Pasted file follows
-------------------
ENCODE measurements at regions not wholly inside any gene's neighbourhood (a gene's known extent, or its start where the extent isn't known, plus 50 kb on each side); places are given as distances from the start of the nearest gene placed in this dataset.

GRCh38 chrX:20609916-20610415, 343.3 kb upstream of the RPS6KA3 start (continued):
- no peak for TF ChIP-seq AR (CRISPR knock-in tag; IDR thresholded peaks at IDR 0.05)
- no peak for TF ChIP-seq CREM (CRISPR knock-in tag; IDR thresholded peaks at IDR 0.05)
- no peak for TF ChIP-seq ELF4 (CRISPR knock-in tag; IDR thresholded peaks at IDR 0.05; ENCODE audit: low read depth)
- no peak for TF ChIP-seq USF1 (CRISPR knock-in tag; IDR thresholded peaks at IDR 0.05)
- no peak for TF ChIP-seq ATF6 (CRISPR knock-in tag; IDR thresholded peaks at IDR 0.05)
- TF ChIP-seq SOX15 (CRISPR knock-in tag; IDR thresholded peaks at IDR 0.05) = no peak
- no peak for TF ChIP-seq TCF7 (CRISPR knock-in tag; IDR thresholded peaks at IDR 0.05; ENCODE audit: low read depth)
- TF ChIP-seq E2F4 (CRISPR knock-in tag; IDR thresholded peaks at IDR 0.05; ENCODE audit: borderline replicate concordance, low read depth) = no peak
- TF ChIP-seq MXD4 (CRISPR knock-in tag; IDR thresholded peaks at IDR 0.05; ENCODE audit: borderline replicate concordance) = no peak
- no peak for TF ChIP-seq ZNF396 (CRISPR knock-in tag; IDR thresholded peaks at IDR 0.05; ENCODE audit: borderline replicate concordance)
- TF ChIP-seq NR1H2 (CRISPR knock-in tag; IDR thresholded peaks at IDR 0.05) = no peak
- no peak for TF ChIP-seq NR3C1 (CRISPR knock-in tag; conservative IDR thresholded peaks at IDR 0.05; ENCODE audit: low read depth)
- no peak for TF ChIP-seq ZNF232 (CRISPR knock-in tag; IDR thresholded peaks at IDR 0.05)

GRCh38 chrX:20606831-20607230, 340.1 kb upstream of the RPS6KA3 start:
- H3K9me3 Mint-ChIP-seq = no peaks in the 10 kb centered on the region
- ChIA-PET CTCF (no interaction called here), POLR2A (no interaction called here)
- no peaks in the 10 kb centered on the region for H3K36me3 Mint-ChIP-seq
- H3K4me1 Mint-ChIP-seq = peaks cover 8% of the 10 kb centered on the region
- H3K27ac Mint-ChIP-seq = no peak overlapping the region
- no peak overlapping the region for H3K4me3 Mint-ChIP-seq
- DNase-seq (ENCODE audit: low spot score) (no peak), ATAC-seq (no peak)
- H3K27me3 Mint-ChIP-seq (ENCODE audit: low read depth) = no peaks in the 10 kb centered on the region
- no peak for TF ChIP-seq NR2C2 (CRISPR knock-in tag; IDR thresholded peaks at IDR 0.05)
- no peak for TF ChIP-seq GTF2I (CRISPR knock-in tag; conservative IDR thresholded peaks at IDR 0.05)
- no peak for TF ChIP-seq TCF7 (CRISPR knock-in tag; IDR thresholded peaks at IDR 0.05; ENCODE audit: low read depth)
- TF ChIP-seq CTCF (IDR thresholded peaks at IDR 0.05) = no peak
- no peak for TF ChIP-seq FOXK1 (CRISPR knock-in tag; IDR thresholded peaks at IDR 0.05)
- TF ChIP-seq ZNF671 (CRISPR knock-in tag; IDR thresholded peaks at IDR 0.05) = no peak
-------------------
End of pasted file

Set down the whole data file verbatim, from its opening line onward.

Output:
ENCODE measurements at regions not wholly inside any gene's neighbourhood (a gene's known extent, or its start where the extent isn't known, plus 50 kb on each side); places are given as distances from the start of the nearest gene placed in this dataset.

GRCh38 chrX:20609916-20610415, 343.3 kb upstream of the RPS6KA3 start (continued):
- no peak for TF ChIP-seq AR (CRISPR knock-in tag; IDR thresholded peaks at IDR 0.05)
- no peak for TF ChIP-seq CREM (CRISPR knock-in tag; IDR thresholded peaks at IDR 0.05)
- no peak for TF ChIP-seq ELF4 (CRISPR knock-in tag; IDR thresholded peaks at IDR 0.05; ENCODE audit: low read depth)
- no peak for TF ChIP-seq USF1 (CRISPR knock-in tag; IDR thresholded peaks at IDR 0.05)
- no peak for TF ChIP-seq ATF6 (CRISPR knock-in tag; IDR thresholded peaks at IDR 0.05)
- TF ChIP-seq SOX15 (CRISPR knock-in tag; IDR thresholded peaks at IDR 0.05) = no peak
- no peak for TF ChIP-seq TCF7 (CRISPR knock-in tag; IDR thresholded peaks at IDR 0.05; ENCODE audit: low read depth)
- TF ChIP-seq E2F4 (CRISPR knock-in tag; IDR thresholded peaks at IDR 0.05; ENCODE audit: borderline replicate concordance, low read depth) = no peak
- TF ChIP-seq MXD4 (CRISPR knock-in tag; IDR thresholded peaks at IDR 0.05; ENCODE audit: borderline replicate concordance) = no peak
- no peak for TF ChIP-seq ZNF396 (CRISPR knock-in tag; IDR thresholded peaks at IDR 0.05; ENCODE audit: borderline replicate concordance)
- TF ChIP-seq NR1H2 (CRISPR knock-in tag; IDR thresholded peaks at IDR 0.05) = no peak
- no peak for TF ChIP-seq NR3C1 (CRISPR knock-in tag; conservative IDR thresholded peaks at IDR 0.05; ENCODE audit: low read depth)
- no peak for TF ChIP-seq ZNF232 (CRISPR knock-in tag; IDR thresholded peaks at IDR 0.05)

GRCh38 chrX:20606831-20607230, 340.1 kb upstream of the RPS6KA3 start:
- H3K9me3 Mint-ChIP-seq = no peaks in the 10 kb centered on the region
- ChIA-PET CTCF (no interaction called here), POLR2A (no interaction called here)
- no peaks in the 10 kb centered on the region for H3K36me3 Mint-ChIP-seq
- H3K4me1 Mint-ChIP-seq = peaks cover 8% of the 10 kb centered on the region
- H3K27ac Mint-ChIP-seq = no peak overlapping the region
- no peak overlapping the region for H3K4me3 Mint-ChIP-seq
- DNase-seq (ENCODE audit: low spot score) (no peak), ATAC-seq (no peak)
- H3K27me3 Mint-ChIP-seq (ENCODE audit: low read depth) = no peaks in the 10 kb centered on the region
- no peak for TF ChIP-seq NR2C2 (CRISPR knock-in tag; IDR thresholded peaks at IDR 0.05)
- no peak for TF ChIP-seq GTF2I (CRISPR knock-in tag; conservative IDR thresholded peaks at IDR 0.05)
- no peak for TF ChIP-seq TCF7 (CRISPR knock-in tag; IDR thresholded peaks at IDR 0.05; ENCODE audit: low read depth)
- TF ChIP-seq CTCF (IDR thresholded peaks at IDR 0.05) = no peak
- no peak for TF ChIP-seq FOXK1 (CRISPR knock-in tag; IDR thresholded peaks at IDR 0.05)
- TF ChIP-seq ZNF671 (CRISPR knock-in tag; IDR thresholded peaks at IDR 0.05) = no peak